To refer back to a distinction from the David Brooks column, we should not be trying to squeeze the entire economy into the shoebox of the dynamic but risky “Economy I.” For public choice reasons, as well understood by Karl Polanyi (an underrated public choice theorist if there ever was one), the polity requires some respite from Economy I, whether we like that or not. Read also this analysis by Interfluidity, which is one of my favorite blog posts of all time. Furthermore the more “sluggish” Economy II, by operating under different principles, often serves as a useful R&D lab for Economy I. Think MIT and Stanford, or note that Adam Smith ended up as a customs commissioner, as his father had been. Goethe and Bach worked for governments for much of their lives. It’s about balance and synergy, though it is perfectly fair to see contemporary Western Europe, especially in the periphery, as a region which has far too much Economy II and too little Economy I.This is very similar to what I was saying in my previous post. Though state-run universities have their fair share of subsidies and "market inefficiencies", they're can still be stable incubators for research and innovation.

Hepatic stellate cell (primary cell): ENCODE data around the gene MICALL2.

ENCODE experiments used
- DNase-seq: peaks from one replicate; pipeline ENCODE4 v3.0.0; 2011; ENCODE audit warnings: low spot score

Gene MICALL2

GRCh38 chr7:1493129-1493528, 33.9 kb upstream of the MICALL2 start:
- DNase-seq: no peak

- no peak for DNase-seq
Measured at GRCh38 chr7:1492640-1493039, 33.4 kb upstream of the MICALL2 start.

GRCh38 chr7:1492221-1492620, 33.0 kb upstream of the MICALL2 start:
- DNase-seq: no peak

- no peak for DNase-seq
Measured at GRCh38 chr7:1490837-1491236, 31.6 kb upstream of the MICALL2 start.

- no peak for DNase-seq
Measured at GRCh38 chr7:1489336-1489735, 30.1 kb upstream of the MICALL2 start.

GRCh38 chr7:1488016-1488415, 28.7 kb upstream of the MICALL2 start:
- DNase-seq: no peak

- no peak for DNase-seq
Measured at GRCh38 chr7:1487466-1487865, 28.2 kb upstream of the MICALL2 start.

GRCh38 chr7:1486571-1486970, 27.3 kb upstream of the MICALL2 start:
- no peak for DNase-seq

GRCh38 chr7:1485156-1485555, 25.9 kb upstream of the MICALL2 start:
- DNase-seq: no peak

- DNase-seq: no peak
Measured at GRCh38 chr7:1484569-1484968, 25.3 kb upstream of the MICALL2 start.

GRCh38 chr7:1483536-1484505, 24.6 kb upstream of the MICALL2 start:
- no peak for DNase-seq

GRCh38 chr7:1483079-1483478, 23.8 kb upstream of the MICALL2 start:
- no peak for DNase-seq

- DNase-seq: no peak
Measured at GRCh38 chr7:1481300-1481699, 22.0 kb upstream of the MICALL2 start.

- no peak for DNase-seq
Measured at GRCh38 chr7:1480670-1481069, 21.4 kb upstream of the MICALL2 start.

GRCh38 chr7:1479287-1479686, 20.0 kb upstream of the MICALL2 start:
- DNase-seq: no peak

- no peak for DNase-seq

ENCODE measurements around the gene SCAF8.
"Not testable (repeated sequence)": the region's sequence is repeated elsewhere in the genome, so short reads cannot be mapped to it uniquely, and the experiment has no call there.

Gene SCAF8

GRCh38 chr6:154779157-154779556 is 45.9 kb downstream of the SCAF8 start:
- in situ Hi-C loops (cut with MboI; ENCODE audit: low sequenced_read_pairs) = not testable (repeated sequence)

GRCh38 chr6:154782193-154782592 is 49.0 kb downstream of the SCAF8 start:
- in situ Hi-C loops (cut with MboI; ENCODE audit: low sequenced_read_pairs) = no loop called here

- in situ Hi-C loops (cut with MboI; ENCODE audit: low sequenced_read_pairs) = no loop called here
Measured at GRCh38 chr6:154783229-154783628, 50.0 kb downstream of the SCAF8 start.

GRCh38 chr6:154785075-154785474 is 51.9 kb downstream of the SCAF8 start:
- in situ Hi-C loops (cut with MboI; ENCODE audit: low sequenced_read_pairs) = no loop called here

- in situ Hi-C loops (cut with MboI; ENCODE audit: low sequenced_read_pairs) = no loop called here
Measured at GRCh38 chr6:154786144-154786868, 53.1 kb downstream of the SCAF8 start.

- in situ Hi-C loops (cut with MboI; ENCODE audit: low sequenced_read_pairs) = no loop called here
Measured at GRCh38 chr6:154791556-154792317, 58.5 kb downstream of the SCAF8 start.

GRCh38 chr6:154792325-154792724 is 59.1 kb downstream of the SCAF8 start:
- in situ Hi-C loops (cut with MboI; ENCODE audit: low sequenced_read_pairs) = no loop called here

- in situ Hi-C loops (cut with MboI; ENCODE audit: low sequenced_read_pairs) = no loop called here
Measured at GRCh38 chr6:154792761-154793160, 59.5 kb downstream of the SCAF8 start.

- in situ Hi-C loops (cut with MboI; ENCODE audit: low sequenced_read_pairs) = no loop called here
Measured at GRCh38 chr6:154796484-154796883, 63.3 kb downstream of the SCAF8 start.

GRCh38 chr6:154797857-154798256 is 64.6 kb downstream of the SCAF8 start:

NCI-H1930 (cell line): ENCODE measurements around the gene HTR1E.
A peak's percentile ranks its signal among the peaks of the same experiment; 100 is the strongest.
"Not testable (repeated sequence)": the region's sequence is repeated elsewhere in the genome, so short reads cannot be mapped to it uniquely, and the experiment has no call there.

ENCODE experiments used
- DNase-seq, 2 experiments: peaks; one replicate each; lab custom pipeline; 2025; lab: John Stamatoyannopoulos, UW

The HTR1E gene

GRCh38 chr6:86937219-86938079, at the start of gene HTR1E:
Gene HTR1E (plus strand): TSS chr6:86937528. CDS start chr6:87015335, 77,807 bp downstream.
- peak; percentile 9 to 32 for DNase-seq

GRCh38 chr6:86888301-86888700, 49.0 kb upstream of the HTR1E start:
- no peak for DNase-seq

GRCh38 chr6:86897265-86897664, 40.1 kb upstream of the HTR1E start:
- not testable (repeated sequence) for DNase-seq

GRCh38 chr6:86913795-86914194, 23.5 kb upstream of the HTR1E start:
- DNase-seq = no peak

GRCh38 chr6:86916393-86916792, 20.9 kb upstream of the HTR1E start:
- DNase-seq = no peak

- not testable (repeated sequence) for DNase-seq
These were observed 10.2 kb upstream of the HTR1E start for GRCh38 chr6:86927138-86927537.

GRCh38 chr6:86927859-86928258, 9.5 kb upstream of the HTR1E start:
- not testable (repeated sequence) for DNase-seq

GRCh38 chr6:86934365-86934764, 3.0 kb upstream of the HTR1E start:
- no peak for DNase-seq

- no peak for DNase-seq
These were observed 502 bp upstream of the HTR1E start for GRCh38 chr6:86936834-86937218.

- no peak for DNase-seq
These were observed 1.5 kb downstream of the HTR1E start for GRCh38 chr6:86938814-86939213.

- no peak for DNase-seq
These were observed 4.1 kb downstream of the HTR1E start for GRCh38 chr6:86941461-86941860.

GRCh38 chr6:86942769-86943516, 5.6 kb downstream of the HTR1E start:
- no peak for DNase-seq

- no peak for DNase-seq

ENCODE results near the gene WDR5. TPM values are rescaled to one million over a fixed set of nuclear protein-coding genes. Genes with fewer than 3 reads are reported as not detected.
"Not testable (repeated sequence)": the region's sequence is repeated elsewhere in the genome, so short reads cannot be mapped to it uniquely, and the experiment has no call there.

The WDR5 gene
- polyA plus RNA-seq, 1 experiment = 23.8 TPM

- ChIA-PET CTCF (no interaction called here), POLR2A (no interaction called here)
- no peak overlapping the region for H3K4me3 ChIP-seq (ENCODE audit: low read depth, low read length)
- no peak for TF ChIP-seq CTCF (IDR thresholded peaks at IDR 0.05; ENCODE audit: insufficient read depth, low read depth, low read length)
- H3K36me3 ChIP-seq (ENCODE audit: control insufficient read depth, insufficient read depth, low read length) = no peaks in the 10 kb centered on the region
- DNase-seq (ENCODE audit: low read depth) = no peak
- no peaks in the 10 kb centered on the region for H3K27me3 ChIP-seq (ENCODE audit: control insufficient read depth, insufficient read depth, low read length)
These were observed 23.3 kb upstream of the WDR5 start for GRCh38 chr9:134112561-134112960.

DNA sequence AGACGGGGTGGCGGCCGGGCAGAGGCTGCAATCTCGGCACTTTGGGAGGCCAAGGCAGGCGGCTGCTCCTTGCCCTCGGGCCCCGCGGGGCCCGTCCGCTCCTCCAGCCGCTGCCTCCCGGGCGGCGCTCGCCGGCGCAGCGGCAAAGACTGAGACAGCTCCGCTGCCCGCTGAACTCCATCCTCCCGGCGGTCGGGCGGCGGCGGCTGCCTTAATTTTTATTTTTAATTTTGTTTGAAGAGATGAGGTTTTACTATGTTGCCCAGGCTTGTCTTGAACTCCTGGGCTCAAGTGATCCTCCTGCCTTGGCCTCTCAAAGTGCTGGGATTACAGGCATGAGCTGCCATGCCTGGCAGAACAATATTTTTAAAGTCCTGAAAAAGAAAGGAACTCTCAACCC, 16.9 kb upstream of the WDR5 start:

However, Cowen has additional comments on the plight of higher education:
The real problems are a few. First, successful state programs tend to stultify and decline over time, and if nothing else the danger is that health care costs will eat up state budgets. Second, the absolute returns to higher education (as opposed to the wage for not going) are not currently high enough to maintain the current fiscal structure of those institutions, furthermore those fiscal structures do not have so much “give,” due to tenure and various self-imposed cost inflexibilities. Third, although most state universities have relatively little explicit debt, they are implicitly massively leveraged through reliance on ongoing tuition boosts, ongoing enrollment boosts, and timely retirements, none of which can be counted on in the future.Good points all around.